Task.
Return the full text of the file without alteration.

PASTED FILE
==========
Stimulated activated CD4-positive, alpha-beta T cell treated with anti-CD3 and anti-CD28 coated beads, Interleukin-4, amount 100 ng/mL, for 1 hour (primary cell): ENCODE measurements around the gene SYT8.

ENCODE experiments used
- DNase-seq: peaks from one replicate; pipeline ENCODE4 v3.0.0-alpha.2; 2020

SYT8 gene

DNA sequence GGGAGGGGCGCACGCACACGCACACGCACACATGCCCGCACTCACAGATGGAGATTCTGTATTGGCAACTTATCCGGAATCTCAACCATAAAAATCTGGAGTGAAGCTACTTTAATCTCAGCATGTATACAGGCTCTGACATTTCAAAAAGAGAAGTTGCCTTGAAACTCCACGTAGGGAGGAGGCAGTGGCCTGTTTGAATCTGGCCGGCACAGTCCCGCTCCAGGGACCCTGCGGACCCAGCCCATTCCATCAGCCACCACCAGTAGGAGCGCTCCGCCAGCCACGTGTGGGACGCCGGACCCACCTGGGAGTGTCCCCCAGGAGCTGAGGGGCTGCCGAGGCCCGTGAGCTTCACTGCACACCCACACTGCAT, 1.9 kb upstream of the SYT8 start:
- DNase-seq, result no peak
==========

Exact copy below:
Stimulated activated CD4-positive, alpha-beta T cell treated with anti-CD3 and anti-CD28 coated beads, Interleukin-4, amount 100 ng/mL, for 1 hour (primary cell): ENCODE measurements around the gene SYT8.

ENCODE experiments used
- DNase-seq: peaks from one replicate; pipeline ENCODE4 v3.0.0-alpha.2; 2020

SYT8 gene

DNA sequence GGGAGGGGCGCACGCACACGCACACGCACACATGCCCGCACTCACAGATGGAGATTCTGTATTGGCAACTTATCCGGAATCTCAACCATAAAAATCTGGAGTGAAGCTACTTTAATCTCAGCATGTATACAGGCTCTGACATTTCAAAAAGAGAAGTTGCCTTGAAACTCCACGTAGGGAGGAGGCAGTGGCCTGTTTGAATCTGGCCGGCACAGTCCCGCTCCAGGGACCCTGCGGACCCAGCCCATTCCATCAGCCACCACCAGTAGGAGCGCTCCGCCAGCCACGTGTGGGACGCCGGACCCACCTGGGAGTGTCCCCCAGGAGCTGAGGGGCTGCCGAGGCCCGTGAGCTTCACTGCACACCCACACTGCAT, 1.9 kb upstream of the SYT8 start:
- DNase-seq, result no peak